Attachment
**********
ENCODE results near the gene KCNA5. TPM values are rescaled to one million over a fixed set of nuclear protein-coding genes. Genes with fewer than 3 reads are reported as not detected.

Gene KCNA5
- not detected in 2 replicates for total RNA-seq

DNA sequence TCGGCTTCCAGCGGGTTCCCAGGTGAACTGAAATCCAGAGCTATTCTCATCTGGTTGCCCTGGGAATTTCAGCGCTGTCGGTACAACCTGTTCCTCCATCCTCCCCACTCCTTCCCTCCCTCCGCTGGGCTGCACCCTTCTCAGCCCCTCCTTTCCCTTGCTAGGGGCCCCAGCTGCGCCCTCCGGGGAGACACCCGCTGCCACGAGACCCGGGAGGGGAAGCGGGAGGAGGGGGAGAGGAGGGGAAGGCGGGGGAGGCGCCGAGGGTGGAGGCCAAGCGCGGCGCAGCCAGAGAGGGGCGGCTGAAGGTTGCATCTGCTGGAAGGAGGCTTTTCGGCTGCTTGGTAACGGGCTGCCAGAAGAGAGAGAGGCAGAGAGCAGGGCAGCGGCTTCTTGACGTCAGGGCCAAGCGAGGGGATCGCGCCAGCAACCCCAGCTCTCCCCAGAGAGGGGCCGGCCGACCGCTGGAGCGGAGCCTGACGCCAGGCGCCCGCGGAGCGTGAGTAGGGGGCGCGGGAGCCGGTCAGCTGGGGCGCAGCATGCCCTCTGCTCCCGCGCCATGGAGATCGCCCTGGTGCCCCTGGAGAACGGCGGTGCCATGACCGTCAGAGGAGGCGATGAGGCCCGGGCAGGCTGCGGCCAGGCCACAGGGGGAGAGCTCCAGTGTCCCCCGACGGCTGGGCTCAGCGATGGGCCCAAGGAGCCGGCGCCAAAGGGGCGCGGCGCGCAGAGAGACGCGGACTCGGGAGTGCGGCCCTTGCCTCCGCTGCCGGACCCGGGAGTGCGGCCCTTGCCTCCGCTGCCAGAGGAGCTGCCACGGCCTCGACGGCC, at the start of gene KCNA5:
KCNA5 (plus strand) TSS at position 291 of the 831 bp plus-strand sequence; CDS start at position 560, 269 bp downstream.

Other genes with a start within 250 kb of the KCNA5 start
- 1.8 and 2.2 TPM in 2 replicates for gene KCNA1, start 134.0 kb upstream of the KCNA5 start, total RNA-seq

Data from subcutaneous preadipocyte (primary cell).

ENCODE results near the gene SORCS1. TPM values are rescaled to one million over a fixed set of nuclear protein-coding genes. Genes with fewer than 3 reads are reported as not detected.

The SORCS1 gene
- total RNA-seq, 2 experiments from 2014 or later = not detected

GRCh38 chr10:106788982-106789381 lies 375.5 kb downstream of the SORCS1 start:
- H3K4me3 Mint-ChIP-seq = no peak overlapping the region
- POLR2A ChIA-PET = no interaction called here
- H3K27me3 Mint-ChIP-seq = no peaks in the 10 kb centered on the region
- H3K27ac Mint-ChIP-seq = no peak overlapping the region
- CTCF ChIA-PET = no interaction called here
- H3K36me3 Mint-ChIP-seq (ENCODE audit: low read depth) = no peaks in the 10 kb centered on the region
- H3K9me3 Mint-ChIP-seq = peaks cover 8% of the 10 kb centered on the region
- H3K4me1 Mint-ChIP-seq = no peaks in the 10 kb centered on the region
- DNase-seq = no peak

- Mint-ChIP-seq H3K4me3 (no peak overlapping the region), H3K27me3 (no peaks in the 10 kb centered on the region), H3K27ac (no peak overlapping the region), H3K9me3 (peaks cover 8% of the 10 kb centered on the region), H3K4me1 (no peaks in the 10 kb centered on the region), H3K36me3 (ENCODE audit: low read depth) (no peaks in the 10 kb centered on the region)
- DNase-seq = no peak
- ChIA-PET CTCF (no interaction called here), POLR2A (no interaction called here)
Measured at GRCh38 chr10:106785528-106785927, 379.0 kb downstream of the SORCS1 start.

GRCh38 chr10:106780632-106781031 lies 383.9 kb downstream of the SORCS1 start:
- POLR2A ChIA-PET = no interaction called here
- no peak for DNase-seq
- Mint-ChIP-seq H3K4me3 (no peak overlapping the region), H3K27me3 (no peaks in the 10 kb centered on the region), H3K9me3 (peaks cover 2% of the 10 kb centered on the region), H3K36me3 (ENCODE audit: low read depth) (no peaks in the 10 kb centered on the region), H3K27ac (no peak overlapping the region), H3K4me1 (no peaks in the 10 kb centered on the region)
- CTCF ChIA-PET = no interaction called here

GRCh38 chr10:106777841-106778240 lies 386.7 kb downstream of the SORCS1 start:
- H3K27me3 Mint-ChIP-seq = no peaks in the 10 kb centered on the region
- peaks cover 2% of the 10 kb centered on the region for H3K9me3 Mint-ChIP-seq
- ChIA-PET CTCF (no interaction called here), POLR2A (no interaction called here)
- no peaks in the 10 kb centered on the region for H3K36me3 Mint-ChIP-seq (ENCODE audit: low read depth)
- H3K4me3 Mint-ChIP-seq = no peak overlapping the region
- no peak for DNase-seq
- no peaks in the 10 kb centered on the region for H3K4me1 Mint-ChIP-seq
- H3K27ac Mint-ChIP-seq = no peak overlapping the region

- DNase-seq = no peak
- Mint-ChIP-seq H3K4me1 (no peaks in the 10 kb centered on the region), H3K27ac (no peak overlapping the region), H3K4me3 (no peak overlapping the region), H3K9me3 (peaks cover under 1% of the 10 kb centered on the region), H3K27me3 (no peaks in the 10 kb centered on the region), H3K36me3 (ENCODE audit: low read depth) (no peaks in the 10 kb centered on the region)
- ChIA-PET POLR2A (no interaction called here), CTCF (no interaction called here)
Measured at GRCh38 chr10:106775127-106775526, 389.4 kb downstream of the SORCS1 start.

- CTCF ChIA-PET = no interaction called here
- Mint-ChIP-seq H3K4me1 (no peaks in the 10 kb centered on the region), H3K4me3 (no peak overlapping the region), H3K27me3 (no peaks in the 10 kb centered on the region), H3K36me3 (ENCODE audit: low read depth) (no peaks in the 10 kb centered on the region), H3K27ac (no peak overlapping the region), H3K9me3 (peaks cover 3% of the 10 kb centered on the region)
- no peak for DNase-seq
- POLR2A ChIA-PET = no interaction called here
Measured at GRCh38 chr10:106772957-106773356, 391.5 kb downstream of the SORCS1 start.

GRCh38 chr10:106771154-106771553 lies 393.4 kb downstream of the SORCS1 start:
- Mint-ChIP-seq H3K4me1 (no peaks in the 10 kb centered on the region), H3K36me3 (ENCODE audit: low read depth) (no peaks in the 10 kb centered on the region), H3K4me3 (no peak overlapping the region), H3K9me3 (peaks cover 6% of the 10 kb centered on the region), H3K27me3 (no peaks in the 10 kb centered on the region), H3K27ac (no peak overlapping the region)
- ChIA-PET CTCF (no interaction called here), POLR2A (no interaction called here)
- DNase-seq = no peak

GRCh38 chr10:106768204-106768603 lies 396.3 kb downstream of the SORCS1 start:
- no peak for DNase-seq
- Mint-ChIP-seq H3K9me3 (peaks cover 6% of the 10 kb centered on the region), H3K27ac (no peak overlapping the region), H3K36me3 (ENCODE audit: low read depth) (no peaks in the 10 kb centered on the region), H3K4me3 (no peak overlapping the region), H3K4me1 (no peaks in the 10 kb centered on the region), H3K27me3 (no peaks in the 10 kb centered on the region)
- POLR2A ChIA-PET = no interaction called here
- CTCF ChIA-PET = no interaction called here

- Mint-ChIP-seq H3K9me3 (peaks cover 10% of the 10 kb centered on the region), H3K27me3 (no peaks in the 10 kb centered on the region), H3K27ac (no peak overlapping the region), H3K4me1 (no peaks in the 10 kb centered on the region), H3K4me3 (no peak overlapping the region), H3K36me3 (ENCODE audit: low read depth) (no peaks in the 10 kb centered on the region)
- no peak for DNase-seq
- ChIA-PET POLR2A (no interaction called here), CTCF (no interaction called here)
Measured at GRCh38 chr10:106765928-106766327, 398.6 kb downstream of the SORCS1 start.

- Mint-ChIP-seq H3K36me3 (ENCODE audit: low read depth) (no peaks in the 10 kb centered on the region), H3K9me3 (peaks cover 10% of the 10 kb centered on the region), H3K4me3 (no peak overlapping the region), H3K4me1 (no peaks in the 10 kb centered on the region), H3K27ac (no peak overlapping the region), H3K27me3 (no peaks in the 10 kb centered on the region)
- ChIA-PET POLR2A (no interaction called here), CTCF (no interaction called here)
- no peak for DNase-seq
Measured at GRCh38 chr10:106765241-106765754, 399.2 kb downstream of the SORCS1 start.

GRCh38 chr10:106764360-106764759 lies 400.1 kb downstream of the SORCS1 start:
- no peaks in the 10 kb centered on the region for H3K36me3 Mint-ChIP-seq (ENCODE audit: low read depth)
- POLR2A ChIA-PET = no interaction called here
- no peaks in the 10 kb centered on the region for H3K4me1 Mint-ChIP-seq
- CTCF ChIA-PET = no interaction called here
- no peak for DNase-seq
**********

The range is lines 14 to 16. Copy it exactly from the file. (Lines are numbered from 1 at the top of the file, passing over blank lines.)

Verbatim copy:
- POLR2A ChIA-PET = no interaction called here
- H3K27me3 Mint-ChIP-seq = no peaks in the 10 kb centered on the region
- H3K27ac Mint-ChIP-seq = no peak overlapping the region